Interest and dividend income on investment securities increased $34,000 primarily due to a $5.8 million increase in average balances to $11.4 million for the quarter ended June 30, 2020 from $5.6 million for the quarter ended June 30, 2019 and a 21 basis point increase in yield to 2.18% for the 2020 quarter from 1.97% for the 2019 quarter. Interest income on mortgage backed securities decreased $21,000 primarily due to a 48 basis point reduction in yield to 1.98% for the quarter ended June 30, 2020 from 2.46% for the quarter ended June 30, 2019, partly offset by a $2.9 million increase in average balances. Interest income on federal funds sold and other earning assets increased $4,000 to $8,000 for the three months ended June 30, 2020 from $4,000 for the three months ended June 30, 2019. This increase was mainly due to receiving interest on bank certificates of deposit.

 

Interest Expense. Interest expense, consisting of the cost of interest-bearing deposits and advances from the FHLB and Federal Reserve increased $51,000, or 37.3%, to $189,000 for the quarter ended June 30, 2020 from $137,000 for the quarter ended June 30, 2019. The increase was primarily due to an increase of $53,000 in interest expense on deposits partly offset by a $1,000 decrease in interest expense on FHLB and Federal Reserve advances. The cost of interest-bearing liabilities for the quarter ended June 30, 2020 increased 19 basis points to 1.03% compared to 0.84% for the quarter ended June 30, 2019. Average interest-bearing liabilities increased $7.8 million, or 11.8%, to $73.6 million for the quarter ended June 30, 2020 from $65.9 million for the quarter ended June 30, 2019. The average balance of certificate of deposit, savings, money market and NOW deposits increased $6.6 million, $431,000, $157,000 and $108,000, respectively. The average balance of FHLB advances decreased $614,000 for the quarter ended June 30, 2020 to $1.6 million from $2.2 million for the quarter ended June 30, 2019, while the average balance of advances from the Federal Reserve increased $1.4 million.

 

Provision for Loan Losses. We establish provisions for loan losses that are charged to operations in order to maintain the allowance for loan losses at a level believed, to the best of management’s knowledge, to cover all known and inherent losses in the portfolio both probable and reasonable to estimate at each reporting date. For the quarter ended June 30, 2020 we recorded a $10,000 provision compared to a $26,000 provision for the quarter ended June 30, 2019. The allowance for loan losses was $450,000 at June 30, 2020 compared to $429,000 at December 31, 2019. There were no charge-offs or recoveries during the quarters ended June 30, 2020 and June 30, 2019. (See Note 9 “Contingencies” for an additional discussion on the Company’s student loan portfolio.)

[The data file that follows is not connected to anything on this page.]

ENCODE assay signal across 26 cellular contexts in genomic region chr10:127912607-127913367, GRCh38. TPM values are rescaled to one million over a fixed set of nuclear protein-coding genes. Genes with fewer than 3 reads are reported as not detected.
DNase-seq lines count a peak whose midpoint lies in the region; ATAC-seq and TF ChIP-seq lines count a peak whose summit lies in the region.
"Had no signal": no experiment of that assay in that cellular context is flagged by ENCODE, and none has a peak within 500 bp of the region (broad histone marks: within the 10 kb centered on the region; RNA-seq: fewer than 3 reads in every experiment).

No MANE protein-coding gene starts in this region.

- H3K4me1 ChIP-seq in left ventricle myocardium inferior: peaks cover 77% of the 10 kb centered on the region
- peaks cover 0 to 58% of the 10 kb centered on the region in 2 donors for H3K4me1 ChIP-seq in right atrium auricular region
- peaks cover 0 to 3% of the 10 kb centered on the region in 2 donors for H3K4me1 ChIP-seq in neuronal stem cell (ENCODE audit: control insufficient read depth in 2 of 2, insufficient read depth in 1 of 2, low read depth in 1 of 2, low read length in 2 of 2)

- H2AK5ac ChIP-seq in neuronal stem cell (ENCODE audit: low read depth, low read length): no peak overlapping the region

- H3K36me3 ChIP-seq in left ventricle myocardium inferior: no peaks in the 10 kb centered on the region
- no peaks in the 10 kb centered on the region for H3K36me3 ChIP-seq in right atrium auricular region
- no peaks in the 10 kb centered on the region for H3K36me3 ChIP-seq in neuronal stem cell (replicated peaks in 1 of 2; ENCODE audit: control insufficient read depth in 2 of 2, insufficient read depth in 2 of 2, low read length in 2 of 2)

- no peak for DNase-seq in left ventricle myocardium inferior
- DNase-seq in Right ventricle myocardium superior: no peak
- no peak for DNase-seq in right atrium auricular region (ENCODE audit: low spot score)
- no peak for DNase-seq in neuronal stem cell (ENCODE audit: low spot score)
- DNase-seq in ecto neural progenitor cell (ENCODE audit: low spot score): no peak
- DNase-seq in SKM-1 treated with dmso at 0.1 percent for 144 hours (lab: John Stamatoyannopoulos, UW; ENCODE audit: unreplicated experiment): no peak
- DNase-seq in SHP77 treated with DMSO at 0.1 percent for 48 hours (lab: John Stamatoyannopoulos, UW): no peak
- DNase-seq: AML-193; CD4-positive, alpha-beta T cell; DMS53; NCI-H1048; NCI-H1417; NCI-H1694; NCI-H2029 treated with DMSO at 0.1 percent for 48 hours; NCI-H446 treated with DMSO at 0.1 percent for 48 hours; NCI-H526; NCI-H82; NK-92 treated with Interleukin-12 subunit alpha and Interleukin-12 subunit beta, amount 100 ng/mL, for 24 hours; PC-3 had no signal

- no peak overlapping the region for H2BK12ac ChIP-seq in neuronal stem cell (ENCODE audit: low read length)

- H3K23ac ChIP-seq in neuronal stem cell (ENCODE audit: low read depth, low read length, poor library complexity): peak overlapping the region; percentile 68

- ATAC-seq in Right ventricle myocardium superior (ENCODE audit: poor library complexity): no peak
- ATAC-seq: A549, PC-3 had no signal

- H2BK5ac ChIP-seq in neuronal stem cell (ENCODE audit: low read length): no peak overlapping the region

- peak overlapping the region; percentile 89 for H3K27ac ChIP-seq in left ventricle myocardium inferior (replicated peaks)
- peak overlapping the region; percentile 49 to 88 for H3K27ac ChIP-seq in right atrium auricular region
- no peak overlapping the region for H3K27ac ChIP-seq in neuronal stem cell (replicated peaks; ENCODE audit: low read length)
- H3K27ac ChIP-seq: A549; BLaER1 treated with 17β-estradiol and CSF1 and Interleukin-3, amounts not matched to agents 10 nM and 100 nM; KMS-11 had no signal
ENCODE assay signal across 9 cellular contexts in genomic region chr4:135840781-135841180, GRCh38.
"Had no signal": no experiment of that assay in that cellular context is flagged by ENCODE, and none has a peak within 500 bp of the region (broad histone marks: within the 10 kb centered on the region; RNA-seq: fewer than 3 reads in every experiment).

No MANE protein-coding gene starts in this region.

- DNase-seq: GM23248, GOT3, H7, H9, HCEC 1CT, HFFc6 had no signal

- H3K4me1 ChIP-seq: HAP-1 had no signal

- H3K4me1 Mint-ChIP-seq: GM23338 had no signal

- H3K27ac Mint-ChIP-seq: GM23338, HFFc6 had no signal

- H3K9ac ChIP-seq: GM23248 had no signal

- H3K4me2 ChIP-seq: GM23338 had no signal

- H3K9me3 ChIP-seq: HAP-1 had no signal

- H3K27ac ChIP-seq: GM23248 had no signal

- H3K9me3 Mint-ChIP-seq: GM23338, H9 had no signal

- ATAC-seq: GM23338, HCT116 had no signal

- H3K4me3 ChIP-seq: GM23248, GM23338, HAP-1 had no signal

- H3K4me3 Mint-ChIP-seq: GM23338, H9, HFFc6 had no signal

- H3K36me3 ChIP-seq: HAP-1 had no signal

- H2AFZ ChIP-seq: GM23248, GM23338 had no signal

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Non-interest Income. Non-interest income decreased $24,000, or 42.9%, to $31,000 for the quarter ended June 30, 2020 from $55,000 for the quarter ended June 30, 2019. The decrease was primarily due to lower fees received on bank products and services.

 

Non-interest Expense. Non-interest expense decreased $80,000, or 11.9%, to $596,000 for the quarter ended June 30, 2020 from $676,000 for the quarter ended June 30, 2019. The decrease was primarily due to decreases in professional fees and compensation and benefits, partly offset by higher occupancy and equipment costs. Professional fees decreased $62,000, or 37.4%, primarily due to lower legal expenses. Compensation and benefits expense decreased $25,000, or 7.7%, primarily due to lower costs of benefits. Occupancy and equipment expense increased $4,000, or 7.7%, primarily due to higher real estate taxes.

 

Income Tax Expense. We recorded a $27,000 income tax benefit for the quarter ended June 30, 2020 compared to a $25,000 income tax benefit for the quarter ended June 30, 2019. Income tax expense (benefit) is calculated based on pre-tax income or loss adjusted for permanent book to tax differences, such as non-taxable interest income on municipal securities and income on bank owned life insurance.

 

Comparison of Results of Operations for the six months ended June 30, 2020 and June 30, 2019

 

General. We recorded a net loss of $159,000 for the six months ended June 30, 2020 compared to net loss of $147,000 for the six months ended June 30, 2019. The increase in net loss resulted primarily from lower net interest income and non-interest income partly offset by lower non-interest expenses.